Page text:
Every kilowatt-hour of solar electricity a household self-consumes is generally 20c – 25c less (in the case of Brisbane) it is paying to an electricity retailer – and that adds up very quickly. As more Australians solar households buy electric cars, boosting self-consumption will become even easier.

But even with a self-consumption ratio of just 17% and a total energy usage of 12kWh a day (solar energy + grid), the electricity plan comparison tool indicates more than a dozen plans available in Brisbane providing anything from a zero bill to one several hundred dollars in credit over 12 months.

Between the benefits of the national subsidy (rebate), lower cost of solar systems, feed-in tariffs and self-consumption; buying solar is still most definitely worth it in 2021 and this will continue to be the case in 2022.

In addition to the tools mentioned above, give SQ’s solar calculator a whirl to see how rapid simple payback on a system installation could be in your circumstances.

About Michael Bloch

Michael caught the solar power bug after purchasing components to cobble together a small off-grid PV system in 2008. He's been reporting on Australian and international solar energy news ever since.


  1. Peter Ovens says


    Yes it’s true – in certain circumstances. I am in Victoria near Geelong and Powercor is the wholesaler supplier, Tango is my retailer (but maybe not for much longer!). I currently have floor heating and 2 HWS on controlled load, plus single rate continuous use for the rest of my power. I have 2 smart meters (Landis+gyr E350 installed 2013), one for the floor heat and the other for HWS and continuous use. I can see on the display that this meter is already counting Kwh to grid (already exported around 600Kwh since turning on mid Sept).

    In Sept I installed a 6.6 kw system with 5 kw Fronius inverter and am in the throws of my retailer waiting for my approval to to tell Powercor to reconfigure the meter to solar for which they want $100. Not sure why i need another meter to measure export to grid (when i have one that does that already?) but anyway I was happy to give them their $100 till I found out they also want to put me on ToU rates which for my usage will equate to more than 45% increase in all power I buy from the grid! No one told me that before I decided to go solar! In fact prior to going solar, in June I checked with Tango to see if I could retain my current tariffs if I did go solar (a major factor in my decision making). Tango told me both by phone and in writing (email) that I most certainly could.

    After much arguing over why they would not keep their word, now they say they will do me a favour and let me keep my controlled load tariff, but still put me on ToU for the rest of my power. Gee thanks, not! I’d prefer to see them keep their word.

    Now here’s the rub, in my area Powercor is allowing only 5kwh export per day, and Tango are offering 6.7c FiT, so the most i can earn from exporting all my excess power (which is way more than 5 Kwh by the way) is 33.5c or a max.of $122 per year. Tango also want another 11c more for daily service charge with ToU, so that in effect brings down my export earnings to 22.5c per day / $82 year. Add on the $100 meter reconfig and I don’t think I’ll be getting rich from my export earnings any time soon!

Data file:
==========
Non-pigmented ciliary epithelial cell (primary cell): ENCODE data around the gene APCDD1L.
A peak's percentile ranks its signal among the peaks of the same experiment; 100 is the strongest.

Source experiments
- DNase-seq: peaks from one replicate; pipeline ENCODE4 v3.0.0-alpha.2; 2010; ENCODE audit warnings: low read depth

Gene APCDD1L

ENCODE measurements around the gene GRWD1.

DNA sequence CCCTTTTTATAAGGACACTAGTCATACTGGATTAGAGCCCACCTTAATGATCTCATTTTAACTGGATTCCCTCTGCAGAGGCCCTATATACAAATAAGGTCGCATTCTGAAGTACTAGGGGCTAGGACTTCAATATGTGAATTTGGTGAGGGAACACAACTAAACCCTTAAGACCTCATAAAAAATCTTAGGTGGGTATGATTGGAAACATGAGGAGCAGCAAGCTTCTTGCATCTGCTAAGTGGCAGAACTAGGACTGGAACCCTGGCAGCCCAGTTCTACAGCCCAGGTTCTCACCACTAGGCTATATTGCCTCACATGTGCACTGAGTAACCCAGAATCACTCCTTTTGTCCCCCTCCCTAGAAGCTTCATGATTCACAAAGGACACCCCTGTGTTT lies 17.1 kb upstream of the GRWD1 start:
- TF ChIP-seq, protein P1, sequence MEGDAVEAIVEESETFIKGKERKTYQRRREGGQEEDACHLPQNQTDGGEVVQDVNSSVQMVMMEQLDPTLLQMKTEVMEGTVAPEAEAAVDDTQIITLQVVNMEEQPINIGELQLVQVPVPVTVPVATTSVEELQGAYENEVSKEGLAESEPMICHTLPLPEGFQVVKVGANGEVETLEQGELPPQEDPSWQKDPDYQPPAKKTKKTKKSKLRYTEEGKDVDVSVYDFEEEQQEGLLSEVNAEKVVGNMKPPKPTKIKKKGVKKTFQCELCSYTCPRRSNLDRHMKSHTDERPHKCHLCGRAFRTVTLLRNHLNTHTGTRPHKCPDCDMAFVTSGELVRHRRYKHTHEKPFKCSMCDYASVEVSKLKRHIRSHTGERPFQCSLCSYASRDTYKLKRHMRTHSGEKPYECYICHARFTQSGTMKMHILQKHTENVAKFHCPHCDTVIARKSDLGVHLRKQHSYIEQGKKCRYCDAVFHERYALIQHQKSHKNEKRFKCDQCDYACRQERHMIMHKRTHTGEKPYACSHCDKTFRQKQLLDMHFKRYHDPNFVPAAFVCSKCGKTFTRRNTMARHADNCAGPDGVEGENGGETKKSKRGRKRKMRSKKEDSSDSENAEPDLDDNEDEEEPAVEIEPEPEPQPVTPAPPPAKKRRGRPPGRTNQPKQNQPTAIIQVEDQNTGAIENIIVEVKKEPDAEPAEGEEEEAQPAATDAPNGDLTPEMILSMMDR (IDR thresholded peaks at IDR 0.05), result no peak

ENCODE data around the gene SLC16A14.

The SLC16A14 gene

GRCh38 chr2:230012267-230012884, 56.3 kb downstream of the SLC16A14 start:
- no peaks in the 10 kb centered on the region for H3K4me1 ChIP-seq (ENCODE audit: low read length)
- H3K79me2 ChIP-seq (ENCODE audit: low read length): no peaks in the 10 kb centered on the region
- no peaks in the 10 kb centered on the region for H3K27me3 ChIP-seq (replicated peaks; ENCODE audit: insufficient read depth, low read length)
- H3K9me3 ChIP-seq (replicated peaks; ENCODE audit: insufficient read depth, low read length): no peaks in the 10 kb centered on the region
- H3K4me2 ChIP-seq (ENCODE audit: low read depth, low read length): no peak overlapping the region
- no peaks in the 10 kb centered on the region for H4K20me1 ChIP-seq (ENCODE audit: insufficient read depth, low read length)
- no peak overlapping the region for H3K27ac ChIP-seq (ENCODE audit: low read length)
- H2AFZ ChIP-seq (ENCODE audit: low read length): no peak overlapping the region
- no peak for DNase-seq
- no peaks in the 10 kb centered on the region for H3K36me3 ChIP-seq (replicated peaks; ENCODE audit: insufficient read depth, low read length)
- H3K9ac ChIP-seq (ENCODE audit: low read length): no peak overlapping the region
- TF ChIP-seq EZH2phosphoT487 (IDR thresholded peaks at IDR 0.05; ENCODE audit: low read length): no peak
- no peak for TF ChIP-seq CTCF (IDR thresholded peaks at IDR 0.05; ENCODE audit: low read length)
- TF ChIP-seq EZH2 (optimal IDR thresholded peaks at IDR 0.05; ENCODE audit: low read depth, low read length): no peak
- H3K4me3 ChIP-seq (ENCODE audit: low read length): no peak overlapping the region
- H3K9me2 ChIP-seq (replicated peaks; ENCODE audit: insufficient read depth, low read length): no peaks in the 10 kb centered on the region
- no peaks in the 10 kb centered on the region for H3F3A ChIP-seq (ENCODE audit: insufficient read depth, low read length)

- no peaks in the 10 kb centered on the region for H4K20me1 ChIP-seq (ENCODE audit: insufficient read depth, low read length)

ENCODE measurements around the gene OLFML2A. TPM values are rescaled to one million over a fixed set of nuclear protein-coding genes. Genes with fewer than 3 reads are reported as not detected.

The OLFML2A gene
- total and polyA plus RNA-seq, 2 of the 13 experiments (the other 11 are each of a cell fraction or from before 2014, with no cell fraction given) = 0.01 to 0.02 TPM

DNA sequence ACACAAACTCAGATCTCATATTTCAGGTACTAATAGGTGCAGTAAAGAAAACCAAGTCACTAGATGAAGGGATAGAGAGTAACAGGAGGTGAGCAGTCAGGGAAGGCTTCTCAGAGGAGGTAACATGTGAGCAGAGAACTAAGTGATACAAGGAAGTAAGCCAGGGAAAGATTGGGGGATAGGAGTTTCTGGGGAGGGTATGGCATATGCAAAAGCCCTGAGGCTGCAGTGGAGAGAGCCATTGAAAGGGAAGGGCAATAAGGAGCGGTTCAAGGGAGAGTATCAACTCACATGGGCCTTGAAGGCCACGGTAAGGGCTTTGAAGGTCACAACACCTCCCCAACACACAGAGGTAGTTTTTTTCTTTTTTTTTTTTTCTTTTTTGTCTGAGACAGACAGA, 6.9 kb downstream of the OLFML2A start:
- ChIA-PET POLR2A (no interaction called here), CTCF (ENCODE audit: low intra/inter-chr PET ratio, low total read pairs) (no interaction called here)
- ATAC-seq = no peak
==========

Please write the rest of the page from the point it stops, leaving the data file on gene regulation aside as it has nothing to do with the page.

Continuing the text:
So my rough calculations tell me whatever I save in generating my own power will be more than cancelled out by a 45% increase in power I buy from the grid. If I went with that scenario it would mean I completely wasted $6000 on a solar system plus my bills would be higher than ever!

    The solution?
    I think the best solution in my situation is to not have the meter reconfigured (they can not force you) and then I can not only save the $100 for the (unnecessary?) meter reconfig. but keep my old much cheaper tariffs too. The only bummer with that will be I will not be paid 22.5c for the nominated 5Kwh of power I feed back to grid each day, but the savings outweigh that. I also now run my 2 HWS via timers direct from the solar to soak up as much generated power as possible (which is about 10Kwh / day, which was costing 17c Kwh on C/L, so there’s $1.70 / day not spent). I run the 2 HWS between 10am and 4pm on separate timers at different times running 2.4 kw elements (scrapped the top element) so they draw less than my inverter produces (but not quite on rainy days). Plenty of hot water as the thermostats are set at 70 degrees.

    All I need to do now is work out how to soak up more self generated power as I find on average I am still exporting 10 – 20 Kwh per day back to grid – for free.

    I’d be happy to hear if anyone has any ideas?

    • Ronald Brakels says

      Hi Peter

      As far as I am aware, Powercor will generally allow households with single phase power to export up to 5 kilowatts of solar power. This comes to more than 5 kilowatt-hours. A 6.6 kilowatt solar system in the Powercor area will typically export around 17 kilowatt-hours per day, depending on how much electrical energy the home consumes during the day and the orientation of the solar panels.

  2. Peter Ovens says

    Yes you’re right Ron. I only found out yesterday that my export limit of 5 kw actually means I can export all my excess energy. I was under the misapprehension that it meant a maximum of 5 kwh per day.
    Good news for me! Now I am rethinking things a little on what retail plan is best, but it still seems two rate C/L (for my floor heat) + Peak is the way to go.